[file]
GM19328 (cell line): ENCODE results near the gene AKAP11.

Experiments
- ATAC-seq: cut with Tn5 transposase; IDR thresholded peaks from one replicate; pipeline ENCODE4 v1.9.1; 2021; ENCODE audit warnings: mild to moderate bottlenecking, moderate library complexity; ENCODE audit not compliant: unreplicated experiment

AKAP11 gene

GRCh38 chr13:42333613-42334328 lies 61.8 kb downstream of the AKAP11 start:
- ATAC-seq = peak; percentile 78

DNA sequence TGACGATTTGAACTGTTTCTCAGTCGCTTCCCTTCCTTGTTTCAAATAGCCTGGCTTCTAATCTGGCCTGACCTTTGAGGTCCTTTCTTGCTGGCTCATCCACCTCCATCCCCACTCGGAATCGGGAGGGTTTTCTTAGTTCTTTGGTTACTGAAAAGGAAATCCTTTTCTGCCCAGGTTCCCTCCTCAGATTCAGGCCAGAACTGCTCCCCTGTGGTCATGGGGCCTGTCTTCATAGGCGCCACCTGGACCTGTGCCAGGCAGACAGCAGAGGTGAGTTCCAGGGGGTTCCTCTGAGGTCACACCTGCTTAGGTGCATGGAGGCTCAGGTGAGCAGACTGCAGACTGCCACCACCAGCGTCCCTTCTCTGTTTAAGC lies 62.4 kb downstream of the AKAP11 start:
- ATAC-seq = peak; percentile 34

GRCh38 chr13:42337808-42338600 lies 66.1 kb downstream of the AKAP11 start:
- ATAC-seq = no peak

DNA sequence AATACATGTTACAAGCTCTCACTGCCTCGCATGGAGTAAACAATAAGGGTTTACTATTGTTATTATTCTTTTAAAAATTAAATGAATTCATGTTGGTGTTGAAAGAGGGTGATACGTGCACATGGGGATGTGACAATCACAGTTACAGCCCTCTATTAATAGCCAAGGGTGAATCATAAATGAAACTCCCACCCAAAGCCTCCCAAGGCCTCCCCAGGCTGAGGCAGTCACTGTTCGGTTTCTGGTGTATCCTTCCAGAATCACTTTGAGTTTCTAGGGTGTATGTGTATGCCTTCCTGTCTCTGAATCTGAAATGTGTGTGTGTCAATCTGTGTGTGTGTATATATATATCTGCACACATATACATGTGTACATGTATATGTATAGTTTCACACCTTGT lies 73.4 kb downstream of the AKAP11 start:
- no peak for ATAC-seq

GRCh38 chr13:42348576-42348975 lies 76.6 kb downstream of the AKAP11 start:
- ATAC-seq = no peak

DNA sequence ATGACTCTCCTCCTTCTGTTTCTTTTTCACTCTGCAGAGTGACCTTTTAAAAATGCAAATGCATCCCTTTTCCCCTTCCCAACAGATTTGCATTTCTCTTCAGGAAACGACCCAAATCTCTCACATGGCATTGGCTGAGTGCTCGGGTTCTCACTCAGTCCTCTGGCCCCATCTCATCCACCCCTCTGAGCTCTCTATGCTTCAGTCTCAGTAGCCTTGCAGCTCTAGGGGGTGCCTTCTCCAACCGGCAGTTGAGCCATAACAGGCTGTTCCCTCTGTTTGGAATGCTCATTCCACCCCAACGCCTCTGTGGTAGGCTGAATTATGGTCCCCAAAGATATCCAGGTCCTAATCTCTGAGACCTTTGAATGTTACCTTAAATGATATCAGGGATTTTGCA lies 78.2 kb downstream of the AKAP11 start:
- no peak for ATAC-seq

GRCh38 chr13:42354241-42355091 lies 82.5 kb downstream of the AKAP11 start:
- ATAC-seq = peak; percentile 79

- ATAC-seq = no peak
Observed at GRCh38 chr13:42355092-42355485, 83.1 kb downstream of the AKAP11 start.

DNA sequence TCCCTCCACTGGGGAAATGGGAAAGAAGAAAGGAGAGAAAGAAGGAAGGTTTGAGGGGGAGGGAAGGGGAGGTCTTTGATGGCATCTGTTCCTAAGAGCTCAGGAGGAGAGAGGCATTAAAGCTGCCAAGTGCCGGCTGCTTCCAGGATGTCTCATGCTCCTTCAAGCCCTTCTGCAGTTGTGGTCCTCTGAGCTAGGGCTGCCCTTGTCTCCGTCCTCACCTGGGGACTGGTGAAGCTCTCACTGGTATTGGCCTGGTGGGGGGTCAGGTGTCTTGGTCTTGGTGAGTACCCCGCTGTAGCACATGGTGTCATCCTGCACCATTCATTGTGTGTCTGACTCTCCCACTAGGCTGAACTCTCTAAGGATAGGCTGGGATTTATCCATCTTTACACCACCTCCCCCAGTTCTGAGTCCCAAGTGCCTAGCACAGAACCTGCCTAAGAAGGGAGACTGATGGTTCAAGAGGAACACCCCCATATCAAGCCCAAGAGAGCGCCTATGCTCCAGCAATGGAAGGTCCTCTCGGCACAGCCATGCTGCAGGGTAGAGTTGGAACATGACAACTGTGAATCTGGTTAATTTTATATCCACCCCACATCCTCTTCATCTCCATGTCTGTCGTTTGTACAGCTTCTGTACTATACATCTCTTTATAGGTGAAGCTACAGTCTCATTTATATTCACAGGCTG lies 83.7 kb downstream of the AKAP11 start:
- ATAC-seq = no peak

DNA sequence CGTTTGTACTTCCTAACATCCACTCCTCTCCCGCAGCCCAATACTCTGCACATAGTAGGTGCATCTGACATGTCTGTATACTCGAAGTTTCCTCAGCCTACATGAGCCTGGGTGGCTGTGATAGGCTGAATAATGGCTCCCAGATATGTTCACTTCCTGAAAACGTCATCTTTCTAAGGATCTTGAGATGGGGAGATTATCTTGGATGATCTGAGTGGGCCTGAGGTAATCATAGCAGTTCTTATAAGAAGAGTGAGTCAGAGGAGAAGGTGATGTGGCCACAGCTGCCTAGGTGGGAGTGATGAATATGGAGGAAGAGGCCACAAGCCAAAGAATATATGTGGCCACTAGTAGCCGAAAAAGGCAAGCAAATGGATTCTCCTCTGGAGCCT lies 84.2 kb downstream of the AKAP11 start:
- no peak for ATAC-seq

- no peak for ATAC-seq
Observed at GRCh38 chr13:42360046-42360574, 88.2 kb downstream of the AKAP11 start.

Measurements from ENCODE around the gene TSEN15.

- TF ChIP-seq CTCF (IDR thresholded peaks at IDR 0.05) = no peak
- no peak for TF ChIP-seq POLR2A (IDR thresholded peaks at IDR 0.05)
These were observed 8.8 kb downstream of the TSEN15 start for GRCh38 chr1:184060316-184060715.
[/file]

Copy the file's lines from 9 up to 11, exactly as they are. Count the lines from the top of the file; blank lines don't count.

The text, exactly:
GRCh38 chr13:42337808-42338600 lies 66.1 kb downstream of the AKAP11 start:
- ATAC-seq = no peak

DNA sequence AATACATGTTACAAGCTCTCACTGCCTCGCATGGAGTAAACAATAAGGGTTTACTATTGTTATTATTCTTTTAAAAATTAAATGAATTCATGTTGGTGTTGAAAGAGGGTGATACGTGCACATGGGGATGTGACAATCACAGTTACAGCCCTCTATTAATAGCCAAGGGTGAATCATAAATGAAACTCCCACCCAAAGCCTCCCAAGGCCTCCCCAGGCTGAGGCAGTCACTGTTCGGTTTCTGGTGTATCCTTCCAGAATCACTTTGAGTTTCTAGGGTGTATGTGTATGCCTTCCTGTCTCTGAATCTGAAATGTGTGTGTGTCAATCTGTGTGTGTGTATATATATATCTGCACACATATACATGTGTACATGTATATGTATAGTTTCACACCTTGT lies 73.4 kb downstream of the AKAP11 start: